Year3-Week12: The Value of Pressure in Learning

2018-11-05 STEAMLab_wk12 pressure_12_steam-lab

The original idea was to post at the end of every week something with much more reflection and thoughtfulness than my previous daily social media posts that I had done over the past two-years. I was able to keep to that schedule for the first eight-weeks or so, but have faltered and failed since then. Continue Reading

Year3-Week8: “Classroom Management”

The key to school/student/learning success is student engagement
by 24-years experience in the classroom

I should have known that “classroom management” could be a problem for me going all the way back to when I was doing observations/volunteer work as part of my teacher training program back in the early 1990s.
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Year3-Week7: Course Adjustments

2018-09-24 STEAMLab_wk07 teacher-training

I’ve gone on record saying that you make (teaching) plans so that you can pivot and change them based on the circumstances. This was that kind of week. Continue Reading

Year Three Week Two – The Plan’s First Trial

“No plan survives contact with the enemy,” Helmuth von Moltke the Elder, German Field Marshal

I think I scared myself last week when posited the difficulty of teaching a single subject across six grade levels much less five subject areas across said six grade levels. Oops.
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We’re Back… Second Half of the School Year Adjustments

Back when the Washington Redskins were winning Super Bowls (circa 1991), one was always wise to be aware of coach Joe Gibbs’ incredible halftime readjustments where they’d take what they learned in the first half and crush the opposing team in the second half. Now that the first half of the school year has passed I wish that I could say my break was spent plotting the conquest of learning that was going to take place in my STEAM Lab over the next half of the year. I mostly slept in every morning. Obviously I really needed the break. But what are my second half adjustments?

Alas, I’m still working on classroom management stuff that should have been taken care of in August, but will make things a bit more manageable going forward the rest of the year. The other ever-present concern is how to best use the 18.5 50-minute lessons we have left in the school year. I’ve scheduled three weeks/lessons of EV3 robotics for the three 5th grader classes, I’d like to have all grades do some animation work with their drawings, I don’t feel like we’ve done enough with our Augmented-Reality 3D systems and we have a 3D printer that needs to get some attention. We have a classroom set of WeDo LEGO robots on order, which are more elementary school appropriate, which I would love to fit into the end of the school year. So many ideas, so little time left to implement. Not Joe-Gibbs-level adjustments, but I’m getting a better picture of our limitations and therefore where I should devote our resources. Go, sTEAM, go!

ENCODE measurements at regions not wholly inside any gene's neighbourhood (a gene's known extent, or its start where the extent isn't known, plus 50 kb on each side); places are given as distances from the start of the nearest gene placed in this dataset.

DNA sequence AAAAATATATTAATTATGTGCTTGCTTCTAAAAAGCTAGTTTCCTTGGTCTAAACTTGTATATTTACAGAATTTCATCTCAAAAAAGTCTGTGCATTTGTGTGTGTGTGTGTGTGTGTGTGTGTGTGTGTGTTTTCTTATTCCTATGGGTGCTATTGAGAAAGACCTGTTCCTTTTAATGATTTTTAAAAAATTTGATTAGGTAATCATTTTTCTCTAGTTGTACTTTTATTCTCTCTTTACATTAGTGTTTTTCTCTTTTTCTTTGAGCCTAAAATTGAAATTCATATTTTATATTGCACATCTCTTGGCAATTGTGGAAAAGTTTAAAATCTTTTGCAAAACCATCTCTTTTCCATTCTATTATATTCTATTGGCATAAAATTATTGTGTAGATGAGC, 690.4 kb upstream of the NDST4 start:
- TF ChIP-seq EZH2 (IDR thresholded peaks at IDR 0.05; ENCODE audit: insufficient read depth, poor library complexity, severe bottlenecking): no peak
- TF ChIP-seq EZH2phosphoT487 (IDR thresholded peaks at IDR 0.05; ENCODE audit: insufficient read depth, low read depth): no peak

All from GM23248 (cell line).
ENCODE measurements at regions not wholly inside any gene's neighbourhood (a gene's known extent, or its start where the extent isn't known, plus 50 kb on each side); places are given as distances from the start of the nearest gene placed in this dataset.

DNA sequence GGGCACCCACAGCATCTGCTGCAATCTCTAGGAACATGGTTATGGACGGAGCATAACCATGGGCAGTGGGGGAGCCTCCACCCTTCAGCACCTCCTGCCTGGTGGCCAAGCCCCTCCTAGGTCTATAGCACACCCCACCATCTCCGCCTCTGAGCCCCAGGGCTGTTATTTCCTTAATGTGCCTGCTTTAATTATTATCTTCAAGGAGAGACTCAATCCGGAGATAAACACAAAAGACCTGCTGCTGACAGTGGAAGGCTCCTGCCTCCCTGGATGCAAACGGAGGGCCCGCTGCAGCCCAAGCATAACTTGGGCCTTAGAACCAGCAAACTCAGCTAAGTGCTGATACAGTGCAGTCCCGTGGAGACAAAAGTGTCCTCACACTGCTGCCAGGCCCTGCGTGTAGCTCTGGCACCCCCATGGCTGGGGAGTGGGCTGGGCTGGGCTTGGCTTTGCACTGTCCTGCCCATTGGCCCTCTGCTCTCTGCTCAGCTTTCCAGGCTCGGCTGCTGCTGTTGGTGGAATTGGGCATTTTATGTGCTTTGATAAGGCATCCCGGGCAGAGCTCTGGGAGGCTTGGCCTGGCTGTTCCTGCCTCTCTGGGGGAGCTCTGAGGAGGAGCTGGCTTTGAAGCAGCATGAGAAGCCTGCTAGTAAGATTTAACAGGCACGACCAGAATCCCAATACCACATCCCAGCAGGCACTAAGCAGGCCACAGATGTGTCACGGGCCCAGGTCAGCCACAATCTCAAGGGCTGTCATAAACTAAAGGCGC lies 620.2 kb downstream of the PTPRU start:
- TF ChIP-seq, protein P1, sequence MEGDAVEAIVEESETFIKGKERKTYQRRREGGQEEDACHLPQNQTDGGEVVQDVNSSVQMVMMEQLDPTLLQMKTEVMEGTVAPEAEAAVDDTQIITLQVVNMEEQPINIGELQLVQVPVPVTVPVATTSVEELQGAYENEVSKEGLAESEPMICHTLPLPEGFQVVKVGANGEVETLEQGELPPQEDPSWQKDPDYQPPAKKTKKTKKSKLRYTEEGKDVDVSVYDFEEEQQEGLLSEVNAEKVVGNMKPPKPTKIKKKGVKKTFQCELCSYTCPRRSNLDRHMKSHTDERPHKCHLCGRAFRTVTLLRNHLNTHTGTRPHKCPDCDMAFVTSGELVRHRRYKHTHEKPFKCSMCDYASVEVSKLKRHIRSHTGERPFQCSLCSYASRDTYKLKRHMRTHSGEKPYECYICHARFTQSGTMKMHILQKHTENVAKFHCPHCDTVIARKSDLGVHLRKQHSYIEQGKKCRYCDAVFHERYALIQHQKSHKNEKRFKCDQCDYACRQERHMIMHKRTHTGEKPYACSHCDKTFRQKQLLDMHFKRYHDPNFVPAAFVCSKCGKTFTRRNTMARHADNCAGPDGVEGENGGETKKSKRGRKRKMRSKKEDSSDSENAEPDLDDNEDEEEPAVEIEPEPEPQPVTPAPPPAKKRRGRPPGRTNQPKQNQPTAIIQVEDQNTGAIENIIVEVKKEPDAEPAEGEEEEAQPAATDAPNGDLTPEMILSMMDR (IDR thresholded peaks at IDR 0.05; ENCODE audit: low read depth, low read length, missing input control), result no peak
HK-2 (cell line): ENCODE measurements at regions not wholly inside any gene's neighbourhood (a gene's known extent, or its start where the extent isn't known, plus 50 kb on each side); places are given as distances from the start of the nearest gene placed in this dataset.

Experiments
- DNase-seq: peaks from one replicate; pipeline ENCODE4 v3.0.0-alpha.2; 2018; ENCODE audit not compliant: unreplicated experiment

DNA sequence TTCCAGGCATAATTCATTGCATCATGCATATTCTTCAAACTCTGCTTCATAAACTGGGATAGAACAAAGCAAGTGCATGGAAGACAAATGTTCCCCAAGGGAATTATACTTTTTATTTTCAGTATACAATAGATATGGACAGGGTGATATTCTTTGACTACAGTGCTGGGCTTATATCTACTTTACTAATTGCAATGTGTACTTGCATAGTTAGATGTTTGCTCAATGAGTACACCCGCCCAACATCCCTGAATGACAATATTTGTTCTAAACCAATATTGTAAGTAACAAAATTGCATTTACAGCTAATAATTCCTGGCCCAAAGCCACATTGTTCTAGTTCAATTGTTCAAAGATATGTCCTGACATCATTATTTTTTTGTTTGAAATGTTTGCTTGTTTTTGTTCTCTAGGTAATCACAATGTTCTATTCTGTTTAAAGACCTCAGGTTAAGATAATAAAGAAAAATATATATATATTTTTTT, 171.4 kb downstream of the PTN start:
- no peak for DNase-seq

Thoughts from the “Mountain” – My Kingdom for A Single Grade Level

2017-11-15 STEAMLab before class waiting for students

Thoughts from the “Mountain” – My Kingdom for A Single Grade Level

Is it a bad sign that after 18-years as a teacher in an ongoing series of “Specialist” positions that I’m thinking about the virtues of having a single grade level (aka, my own class)? It must be this cold/sore throat that I’m attempting to fight off… in my weakened state and all. I should know better. This really feels like this is just a case of “the grass is greener” syndrome.

Whenever we talk, mom asks me if I’m happy and I have a hard time coming up with a real answer. Not a good sign. Fourteen weeks (out of 37) into the school year and I haven’t gotten any sense of rhythm getting things done except that I’m not keeping up with creating my podcast, my blogging, my photography, etc., etc., etc. I really enjoyed my first real summer off, but maybe I didn’t give myself enough time before students arrived to get things set up. I thought I was handling all of the items that were delayed that were out of my hands… But I’ve missed too many deadlines to have a real positive attitude about all of this. Damn.

I know that my non-specialist coworkers work like crazy to stay ahead of everything and that for every thing that is complicating my work responsibilities that I’d gladly give up, it would only be replaced by something else were I to switch positions. I’m tempted to complain that I’m too old for this shit, except for my coworkers who are plugging away everyday who happen to be older than moi. I guess I just need to suck it up, buttercup. Next week is our Thanksgiving week break (yes, they now are giving us the whole week off!). Let’s see if I can’t get enough things off my To-Do list so that I can enjoy my Turkey Day with family and friends and not feel like I’m falling further behind.

Consumer-Grade Technology Won’t Cut It In the Classroom